Thursday, August 25, 2011

Apple's five greatest pop-culture moments

The reaction to yesterday's announcement that Steve Jobs is stepping down as CEO of Apple Inc. has been mixed, to say the least. Some people have heralded this development as a victory for freedom and democracy, while skittish traders' worries about the company's future led a drop in stock prices. Whether you love Jobs or hate him, it can't be denied that Apple would never have become the instantly recognizable, globally dominant brand it is today without Job's perfectionist involvement. So today, let's mark the end of an era by cataloguing Apple Inc.'s greatest moments in pop culture.

"1984"




The ad that started it all, Apple's famous "1984" ad ran during the 1984 (ha!) superbowl and introduced the world to Macintosh personal computers. The Ridley Scott-directed spot featured an atheletic iconoclast (Apple, of course) disrupting her homogenous, dystopian society by throwing a hammer at a figure who looks suspiciously like George Orwell's Big Brother. (The resemblance was not lost on Orwell's estate, who sent Apple a cease-and-desist letter that prevented the commercial from airing again.) Ironically enough, the company that once cast itself as the brave instigator of a rebellion now has it's own army of mindlessly devoted drones.

Legally Blonde


Photo courtesy of net-practice.com.

Sixteen years after "1984," Apple still held only a small percentage of the personal computer market, which was dominated by Microsoft. So, in 2001's Legally Blonde, the bright orange iBook purchased by Reese Witherspoon's Elle stands out among her classmates' uniformly drab laptops. At this point, Apple still represented an individualist spirit even as the company was seeping into the public consciousness due to exposure in other places. For example...

Sex and the City


Photo courtesy of onesforwheeler.blogspot.com.

Over the course of six seasons, Carrie Bradshaw may have changed clothes, shoes, handbags and boyfriends at a dizzying pace, but she was always faithful to her Mac laptop. The models may have changed, but the computer Carrie used to record her musings on life, love and sex alwlays bore a glowing Apple logo. Suddenly, a generation of single, stylish aspiring writers wanted Macs on which to compose the "great American novel" while sipping some complicated Starbucks drink.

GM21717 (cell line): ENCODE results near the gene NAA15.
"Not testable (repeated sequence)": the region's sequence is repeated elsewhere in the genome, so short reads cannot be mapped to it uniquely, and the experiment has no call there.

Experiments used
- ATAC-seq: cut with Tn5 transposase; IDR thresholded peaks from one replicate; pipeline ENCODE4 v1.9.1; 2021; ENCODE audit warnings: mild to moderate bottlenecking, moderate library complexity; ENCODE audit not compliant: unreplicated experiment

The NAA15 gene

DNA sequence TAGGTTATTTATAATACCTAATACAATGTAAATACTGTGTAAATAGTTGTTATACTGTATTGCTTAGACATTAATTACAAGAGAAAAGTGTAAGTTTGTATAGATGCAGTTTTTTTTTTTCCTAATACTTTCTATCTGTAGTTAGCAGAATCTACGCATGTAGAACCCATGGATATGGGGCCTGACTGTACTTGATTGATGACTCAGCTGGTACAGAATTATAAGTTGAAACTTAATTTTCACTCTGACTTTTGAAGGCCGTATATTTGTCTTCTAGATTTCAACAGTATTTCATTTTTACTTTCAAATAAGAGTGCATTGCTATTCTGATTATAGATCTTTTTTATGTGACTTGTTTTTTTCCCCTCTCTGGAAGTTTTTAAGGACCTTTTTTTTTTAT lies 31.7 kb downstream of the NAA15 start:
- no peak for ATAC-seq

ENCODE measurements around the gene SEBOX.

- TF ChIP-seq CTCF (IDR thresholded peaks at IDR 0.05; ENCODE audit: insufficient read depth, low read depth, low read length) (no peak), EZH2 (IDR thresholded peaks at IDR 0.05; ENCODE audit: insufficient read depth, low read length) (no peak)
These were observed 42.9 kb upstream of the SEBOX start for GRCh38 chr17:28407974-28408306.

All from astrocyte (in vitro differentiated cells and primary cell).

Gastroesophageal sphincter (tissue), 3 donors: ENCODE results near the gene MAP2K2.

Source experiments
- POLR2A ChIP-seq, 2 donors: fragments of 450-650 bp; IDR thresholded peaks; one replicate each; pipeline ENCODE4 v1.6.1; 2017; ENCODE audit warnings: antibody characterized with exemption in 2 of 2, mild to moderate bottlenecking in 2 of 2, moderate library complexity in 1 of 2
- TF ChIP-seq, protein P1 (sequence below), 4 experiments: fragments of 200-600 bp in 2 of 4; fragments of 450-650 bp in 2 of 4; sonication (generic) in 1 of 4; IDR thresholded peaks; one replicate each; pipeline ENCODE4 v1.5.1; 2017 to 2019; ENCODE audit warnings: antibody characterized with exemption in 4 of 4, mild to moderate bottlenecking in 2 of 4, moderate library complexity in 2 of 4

"Get a Mac"



The uniquitous Mac/PC commercials that ran from 2006 to 2010 were simple, recognizable, and funny. They continued Apple's portrayal of itself as a young, hip, original alternatuve to stodgy OCs. The problem was that, by this point in time, Apple was experiencing explosive growth due to the iPod (and later the iPhone), and their claims to a unique, underdog status were starting to grate. Plus, anyone who knows anything knows that John Hodgeman is way cooler than Justin Long.

White earbuds


If Eric Northman has them, they must be cool. Photo courtesy of alexskarsgard.org.

The iPod may have revolutionized the way people listen to music, but it was the white earbuds that accompanied the players that became an instantly recognizable symbol. Seeing those bright white buds peeking out of someone's ears meant that person was young, smart and cool enough to be an Apple customer. (They also indicated that their person liked their music to sound tinny and unbalanced, as those of us who actually care about audio quality ditched the white buds in favor of headphones that actually work.) Those earbuds marked Apple's transition from a maker of computers for geeks to a worldwide phenomenon. When Apple Inc. eventually takes over the planet, and everyone has a link to iTunes in their brain, just remember: it was the earbuds that started it.

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